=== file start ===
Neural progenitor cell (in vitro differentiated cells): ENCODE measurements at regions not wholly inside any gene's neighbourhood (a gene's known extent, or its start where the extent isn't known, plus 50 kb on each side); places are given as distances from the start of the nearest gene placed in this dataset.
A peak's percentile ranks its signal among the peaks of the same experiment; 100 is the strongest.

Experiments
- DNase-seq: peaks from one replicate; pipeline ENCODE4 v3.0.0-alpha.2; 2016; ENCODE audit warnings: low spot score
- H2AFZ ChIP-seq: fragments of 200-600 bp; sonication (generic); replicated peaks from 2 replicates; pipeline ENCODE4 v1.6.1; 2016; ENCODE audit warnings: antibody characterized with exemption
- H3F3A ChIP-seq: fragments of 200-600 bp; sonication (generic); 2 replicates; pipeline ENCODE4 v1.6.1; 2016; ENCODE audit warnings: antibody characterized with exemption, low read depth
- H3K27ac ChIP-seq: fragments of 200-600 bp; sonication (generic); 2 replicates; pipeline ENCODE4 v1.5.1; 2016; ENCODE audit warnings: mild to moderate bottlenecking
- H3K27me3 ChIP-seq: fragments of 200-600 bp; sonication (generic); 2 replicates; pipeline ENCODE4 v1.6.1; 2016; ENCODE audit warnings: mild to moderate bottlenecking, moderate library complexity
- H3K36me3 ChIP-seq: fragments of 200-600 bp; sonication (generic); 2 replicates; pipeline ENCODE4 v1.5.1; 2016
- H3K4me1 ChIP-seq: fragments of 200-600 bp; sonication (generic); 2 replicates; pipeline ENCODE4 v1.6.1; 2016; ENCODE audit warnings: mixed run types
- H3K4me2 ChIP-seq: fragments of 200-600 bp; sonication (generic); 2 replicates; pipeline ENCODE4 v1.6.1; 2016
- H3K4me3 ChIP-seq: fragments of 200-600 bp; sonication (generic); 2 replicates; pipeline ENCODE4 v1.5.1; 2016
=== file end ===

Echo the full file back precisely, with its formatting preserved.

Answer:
Neural progenitor cell (in vitro differentiated cells): ENCODE measurements at regions not wholly inside any gene's neighbourhood (a gene's known extent, or its start where the extent isn't known, plus 50 kb on each side); places are given as distances from the start of the nearest gene placed in this dataset.
A peak's percentile ranks its signal among the peaks of the same experiment; 100 is the strongest.

Experiments
- DNase-seq: peaks from one replicate; pipeline ENCODE4 v3.0.0-alpha.2; 2016; ENCODE audit warnings: low spot score
- H2AFZ ChIP-seq: fragments of 200-600 bp; sonication (generic); replicated peaks from 2 replicates; pipeline ENCODE4 v1.6.1; 2016; ENCODE audit warnings: antibody characterized with exemption
- H3F3A ChIP-seq: fragments of 200-600 bp; sonication (generic); 2 replicates; pipeline ENCODE4 v1.6.1; 2016; ENCODE audit warnings: antibody characterized with exemption, low read depth
- H3K27ac ChIP-seq: fragments of 200-600 bp; sonication (generic); 2 replicates; pipeline ENCODE4 v1.5.1; 2016; ENCODE audit warnings: mild to moderate bottlenecking
- H3K27me3 ChIP-seq: fragments of 200-600 bp; sonication (generic); 2 replicates; pipeline ENCODE4 v1.6.1; 2016; ENCODE audit warnings: mild to moderate bottlenecking, moderate library complexity
- H3K36me3 ChIP-seq: fragments of 200-600 bp; sonication (generic); 2 replicates; pipeline ENCODE4 v1.5.1; 2016
- H3K4me1 ChIP-seq: fragments of 200-600 bp; sonication (generic); 2 replicates; pipeline ENCODE4 v1.6.1; 2016; ENCODE audit warnings: mixed run types
- H3K4me2 ChIP-seq: fragments of 200-600 bp; sonication (generic); 2 replicates; pipeline ENCODE4 v1.6.1; 2016
- H3K4me3 ChIP-seq: fragments of 200-600 bp; sonication (generic); 2 replicates; pipeline ENCODE4 v1.5.1; 2016